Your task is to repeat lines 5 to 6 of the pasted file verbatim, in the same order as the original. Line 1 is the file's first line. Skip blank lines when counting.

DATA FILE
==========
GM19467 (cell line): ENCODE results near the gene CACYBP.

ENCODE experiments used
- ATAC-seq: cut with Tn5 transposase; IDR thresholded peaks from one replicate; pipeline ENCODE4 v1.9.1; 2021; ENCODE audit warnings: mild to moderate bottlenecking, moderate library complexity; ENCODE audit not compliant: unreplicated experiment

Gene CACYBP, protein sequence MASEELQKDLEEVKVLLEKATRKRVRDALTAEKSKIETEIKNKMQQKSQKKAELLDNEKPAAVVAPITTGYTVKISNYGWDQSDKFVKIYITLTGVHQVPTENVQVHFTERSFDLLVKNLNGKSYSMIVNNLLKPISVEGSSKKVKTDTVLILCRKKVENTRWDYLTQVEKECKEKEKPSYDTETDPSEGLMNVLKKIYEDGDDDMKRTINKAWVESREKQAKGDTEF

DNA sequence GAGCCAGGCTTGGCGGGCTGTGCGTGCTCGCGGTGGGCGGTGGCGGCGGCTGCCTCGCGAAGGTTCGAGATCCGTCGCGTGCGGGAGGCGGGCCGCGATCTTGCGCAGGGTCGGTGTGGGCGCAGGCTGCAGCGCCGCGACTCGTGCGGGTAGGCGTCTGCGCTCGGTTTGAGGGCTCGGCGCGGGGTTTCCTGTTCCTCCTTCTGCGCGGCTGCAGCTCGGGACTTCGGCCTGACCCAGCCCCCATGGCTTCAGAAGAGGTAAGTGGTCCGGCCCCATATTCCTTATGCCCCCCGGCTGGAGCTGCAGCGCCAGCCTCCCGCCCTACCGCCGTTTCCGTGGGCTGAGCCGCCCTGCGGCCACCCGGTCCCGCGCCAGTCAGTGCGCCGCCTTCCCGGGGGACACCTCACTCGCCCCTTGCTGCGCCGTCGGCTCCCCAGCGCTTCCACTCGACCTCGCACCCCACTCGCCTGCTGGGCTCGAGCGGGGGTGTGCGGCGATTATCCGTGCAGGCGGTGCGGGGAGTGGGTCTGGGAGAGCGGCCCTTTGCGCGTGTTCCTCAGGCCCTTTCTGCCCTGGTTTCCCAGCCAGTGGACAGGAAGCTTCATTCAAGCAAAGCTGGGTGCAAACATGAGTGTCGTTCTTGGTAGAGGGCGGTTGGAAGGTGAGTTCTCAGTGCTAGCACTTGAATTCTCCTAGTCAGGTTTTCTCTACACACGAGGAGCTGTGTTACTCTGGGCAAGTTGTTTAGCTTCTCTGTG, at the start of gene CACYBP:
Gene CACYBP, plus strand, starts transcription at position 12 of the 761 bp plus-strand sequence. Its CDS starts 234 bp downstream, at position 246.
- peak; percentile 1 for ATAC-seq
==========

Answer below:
DNA sequence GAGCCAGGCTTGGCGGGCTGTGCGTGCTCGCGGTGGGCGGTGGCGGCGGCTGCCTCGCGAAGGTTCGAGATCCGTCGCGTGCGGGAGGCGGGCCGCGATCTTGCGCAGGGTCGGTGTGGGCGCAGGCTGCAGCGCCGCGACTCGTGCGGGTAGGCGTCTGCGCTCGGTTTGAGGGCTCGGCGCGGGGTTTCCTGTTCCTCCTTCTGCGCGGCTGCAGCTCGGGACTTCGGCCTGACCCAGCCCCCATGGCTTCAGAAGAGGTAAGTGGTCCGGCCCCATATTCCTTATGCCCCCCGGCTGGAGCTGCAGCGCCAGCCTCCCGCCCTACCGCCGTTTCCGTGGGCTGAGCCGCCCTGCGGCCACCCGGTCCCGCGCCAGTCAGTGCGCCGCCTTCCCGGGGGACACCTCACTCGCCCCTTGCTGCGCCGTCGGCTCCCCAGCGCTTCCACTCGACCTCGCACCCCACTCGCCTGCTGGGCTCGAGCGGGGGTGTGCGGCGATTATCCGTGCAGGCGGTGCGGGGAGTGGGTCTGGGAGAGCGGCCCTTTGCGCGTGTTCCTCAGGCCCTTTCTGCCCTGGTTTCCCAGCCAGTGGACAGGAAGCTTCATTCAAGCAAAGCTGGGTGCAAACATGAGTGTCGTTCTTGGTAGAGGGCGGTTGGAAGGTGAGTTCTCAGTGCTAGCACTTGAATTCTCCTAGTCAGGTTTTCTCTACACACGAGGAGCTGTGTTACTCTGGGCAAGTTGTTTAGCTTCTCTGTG, at the start of gene CACYBP:
Gene CACYBP, plus strand, starts transcription at position 12 of the 761 bp plus-strand sequence. Its CDS starts 234 bp downstream, at position 246.